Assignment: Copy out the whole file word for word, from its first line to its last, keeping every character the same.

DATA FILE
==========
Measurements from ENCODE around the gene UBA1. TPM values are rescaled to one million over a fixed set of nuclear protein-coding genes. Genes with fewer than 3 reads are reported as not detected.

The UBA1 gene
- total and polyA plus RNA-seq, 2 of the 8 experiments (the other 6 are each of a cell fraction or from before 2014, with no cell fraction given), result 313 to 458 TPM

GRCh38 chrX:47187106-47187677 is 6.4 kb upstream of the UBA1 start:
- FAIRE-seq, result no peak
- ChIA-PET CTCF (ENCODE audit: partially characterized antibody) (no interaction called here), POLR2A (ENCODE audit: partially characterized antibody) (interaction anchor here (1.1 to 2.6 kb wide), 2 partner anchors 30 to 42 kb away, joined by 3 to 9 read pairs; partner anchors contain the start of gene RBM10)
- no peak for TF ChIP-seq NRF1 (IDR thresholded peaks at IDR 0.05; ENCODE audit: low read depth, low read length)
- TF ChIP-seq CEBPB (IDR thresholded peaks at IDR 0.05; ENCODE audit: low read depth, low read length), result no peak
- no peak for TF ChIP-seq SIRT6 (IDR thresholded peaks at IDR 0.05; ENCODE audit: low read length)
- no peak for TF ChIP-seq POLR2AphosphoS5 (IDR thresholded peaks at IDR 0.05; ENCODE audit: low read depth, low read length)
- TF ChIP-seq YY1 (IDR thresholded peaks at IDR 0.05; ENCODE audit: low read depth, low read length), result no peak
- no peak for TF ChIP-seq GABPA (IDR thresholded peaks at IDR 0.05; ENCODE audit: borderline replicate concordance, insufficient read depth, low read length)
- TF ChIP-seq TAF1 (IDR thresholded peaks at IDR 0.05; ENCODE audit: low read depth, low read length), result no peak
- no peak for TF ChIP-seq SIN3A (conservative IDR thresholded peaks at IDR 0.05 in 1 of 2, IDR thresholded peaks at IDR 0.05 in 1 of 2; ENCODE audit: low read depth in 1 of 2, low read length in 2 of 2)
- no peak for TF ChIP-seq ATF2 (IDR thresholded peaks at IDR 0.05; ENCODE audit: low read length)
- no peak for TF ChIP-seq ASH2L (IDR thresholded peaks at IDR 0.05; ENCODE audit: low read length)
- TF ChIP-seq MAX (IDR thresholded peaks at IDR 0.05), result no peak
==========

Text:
Measurements from ENCODE around the gene UBA1. TPM values are rescaled to one million over a fixed set of nuclear protein-coding genes. Genes with fewer than 3 reads are reported as not detected.

The UBA1 gene
- total and polyA plus RNA-seq, 2 of the 8 experiments (the other 6 are each of a cell fraction or from before 2014, with no cell fraction given), result 313 to 458 TPM

GRCh38 chrX:47187106-47187677 is 6.4 kb upstream of the UBA1 start:
- FAIRE-seq, result no peak
- ChIA-PET CTCF (ENCODE audit: partially characterized antibody) (no interaction called here), POLR2A (ENCODE audit: partially characterized antibody) (interaction anchor here (1.1 to 2.6 kb wide), 2 partner anchors 30 to 42 kb away, joined by 3 to 9 read pairs; partner anchors contain the start of gene RBM10)
- no peak for TF ChIP-seq NRF1 (IDR thresholded peaks at IDR 0.05; ENCODE audit: low read depth, low read length)
- TF ChIP-seq CEBPB (IDR thresholded peaks at IDR 0.05; ENCODE audit: low read depth, low read length), result no peak
- no peak for TF ChIP-seq SIRT6 (IDR thresholded peaks at IDR 0.05; ENCODE audit: low read length)
- no peak for TF ChIP-seq POLR2AphosphoS5 (IDR thresholded peaks at IDR 0.05; ENCODE audit: low read depth, low read length)
- TF ChIP-seq YY1 (IDR thresholded peaks at IDR 0.05; ENCODE audit: low read depth, low read length), result no peak
- no peak for TF ChIP-seq GABPA (IDR thresholded peaks at IDR 0.05; ENCODE audit: borderline replicate concordance, insufficient read depth, low read length)
- TF ChIP-seq TAF1 (IDR thresholded peaks at IDR 0.05; ENCODE audit: low read depth, low read length), result no peak
- no peak for TF ChIP-seq SIN3A (conservative IDR thresholded peaks at IDR 0.05 in 1 of 2, IDR thresholded peaks at IDR 0.05 in 1 of 2; ENCODE audit: low read depth in 1 of 2, low read length in 2 of 2)
- no peak for TF ChIP-seq ATF2 (IDR thresholded peaks at IDR 0.05; ENCODE audit: low read length)
- no peak for TF ChIP-seq ASH2L (IDR thresholded peaks at IDR 0.05; ENCODE audit: low read length)
- TF ChIP-seq MAX (IDR thresholded peaks at IDR 0.05), result no peak